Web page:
Dr. Richard Bright, who filed a whistleblower complaint against his former boss at the Department of Health and Human Services (HHS) for failing to replenish personal protective equipment (PPE) as coronavirus spread, is preparing to issue a dire warning on the coming winter.
According to CNN, Bright's prepared testimony for his Thursday appearance before the House Committee on Energy and Commerce's health subcommittee will warn of the repercussions of failing to properly prepare for the pandemic.
"Our window of opportunity is closing. If we fail to develop a national coordinated response, based in science, I fear the pandemic will get far worse and be prolonged, causing unprecedented illness and fatalities," he is expected to say.
"Without clear planning and implementation of the steps that I and other experts have outlined, 2020 will be darkest winter in modern history."Bright will allegedly reiterate his belief that he was removed from his post due to his resistance to efforts to push chloroquine — which Donald Trump frequently touted as a COVID-19 cure — on the American public without transparency about the health risks it carries. Bright is also expected to address his alleged warnings of the coming PPE shortages that he says fell on deaf ears.
"As I reflect on the past few months of this outbreak, it is painfully clear that we were not as prepared as we should have been," his prepared statement reportedly reads.
"We missed early warning signals and we forgot important pages from our pandemic playbook."Bright's whistleblower complaint takes particular aim at his former boss, Robert Kadlec, who he claims ignored his coronavirus warnings and ultimately removed him from his position after the virus became a severe public health issue.As reported by Politico, a former HHS official claimed that Bright was a target for removal from the beginning due to his exclusion from his colleagues, who they called a "tight-knit cadre" of Trump supporters. Conversely, other current and former HSS staff painted a less clear picture of Bright, with some suggesting he was inspiring and others that he alienated others. Regardless, Politico reports that the staff confirmed at least part of Bright's complaint — that the Trump administration put an "unusual" degree of political pressure on the department to ignore questions about chloroquine's effectiveness and safety for coronavirus treatment.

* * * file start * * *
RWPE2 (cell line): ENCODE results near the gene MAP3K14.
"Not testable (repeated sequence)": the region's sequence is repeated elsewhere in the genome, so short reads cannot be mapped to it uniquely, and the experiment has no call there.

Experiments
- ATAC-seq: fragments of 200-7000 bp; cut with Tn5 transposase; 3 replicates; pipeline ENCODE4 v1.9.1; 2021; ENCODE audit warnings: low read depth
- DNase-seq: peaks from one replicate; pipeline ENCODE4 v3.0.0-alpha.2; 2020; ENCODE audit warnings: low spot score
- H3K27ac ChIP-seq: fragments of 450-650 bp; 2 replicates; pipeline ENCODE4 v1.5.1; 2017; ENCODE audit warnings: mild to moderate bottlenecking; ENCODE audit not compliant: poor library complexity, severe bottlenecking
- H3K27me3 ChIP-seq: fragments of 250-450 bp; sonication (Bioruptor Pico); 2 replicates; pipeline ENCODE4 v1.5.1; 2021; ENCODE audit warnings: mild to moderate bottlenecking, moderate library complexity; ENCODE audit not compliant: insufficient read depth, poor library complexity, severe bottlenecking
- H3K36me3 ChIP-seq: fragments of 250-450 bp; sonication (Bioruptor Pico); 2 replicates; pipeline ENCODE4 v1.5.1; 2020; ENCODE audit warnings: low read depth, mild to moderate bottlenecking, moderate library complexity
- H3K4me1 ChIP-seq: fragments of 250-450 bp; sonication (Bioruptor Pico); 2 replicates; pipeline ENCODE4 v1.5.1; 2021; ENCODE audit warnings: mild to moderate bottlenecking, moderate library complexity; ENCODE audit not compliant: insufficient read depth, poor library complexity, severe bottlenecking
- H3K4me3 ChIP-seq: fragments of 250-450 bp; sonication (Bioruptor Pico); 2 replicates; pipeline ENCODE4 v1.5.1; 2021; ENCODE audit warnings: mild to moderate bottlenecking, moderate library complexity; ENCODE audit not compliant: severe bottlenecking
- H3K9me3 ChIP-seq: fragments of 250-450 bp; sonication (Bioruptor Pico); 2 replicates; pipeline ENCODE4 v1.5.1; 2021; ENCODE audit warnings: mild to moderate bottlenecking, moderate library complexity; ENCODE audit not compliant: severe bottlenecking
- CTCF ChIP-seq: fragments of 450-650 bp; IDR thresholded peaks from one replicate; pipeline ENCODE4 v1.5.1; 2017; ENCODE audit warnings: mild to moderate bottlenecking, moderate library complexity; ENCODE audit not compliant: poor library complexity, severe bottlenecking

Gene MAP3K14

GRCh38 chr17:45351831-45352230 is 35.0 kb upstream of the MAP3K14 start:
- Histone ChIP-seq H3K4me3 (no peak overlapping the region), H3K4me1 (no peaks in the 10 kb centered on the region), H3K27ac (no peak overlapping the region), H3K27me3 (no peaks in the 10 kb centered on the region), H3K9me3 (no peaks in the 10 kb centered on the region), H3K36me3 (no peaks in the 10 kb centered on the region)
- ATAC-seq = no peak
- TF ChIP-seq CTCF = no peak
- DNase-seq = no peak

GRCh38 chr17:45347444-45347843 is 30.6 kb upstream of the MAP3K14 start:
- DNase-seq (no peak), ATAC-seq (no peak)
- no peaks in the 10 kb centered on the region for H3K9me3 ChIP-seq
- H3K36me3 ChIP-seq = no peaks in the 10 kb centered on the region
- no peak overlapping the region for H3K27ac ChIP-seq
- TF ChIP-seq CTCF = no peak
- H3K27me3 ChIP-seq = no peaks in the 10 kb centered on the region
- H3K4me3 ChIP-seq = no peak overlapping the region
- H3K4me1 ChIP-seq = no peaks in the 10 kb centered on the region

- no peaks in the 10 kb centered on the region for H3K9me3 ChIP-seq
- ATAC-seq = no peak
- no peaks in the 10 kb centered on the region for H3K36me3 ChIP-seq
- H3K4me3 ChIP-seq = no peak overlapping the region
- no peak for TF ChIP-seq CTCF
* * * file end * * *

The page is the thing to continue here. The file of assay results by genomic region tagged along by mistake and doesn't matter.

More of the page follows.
The HHS has pushed back against the allegations in Bright's whistleblower complaint. As for Bright, his attorney, Debra Katz, suggested that he expected attacks on his reputation after filing his complaint and stands by his claims.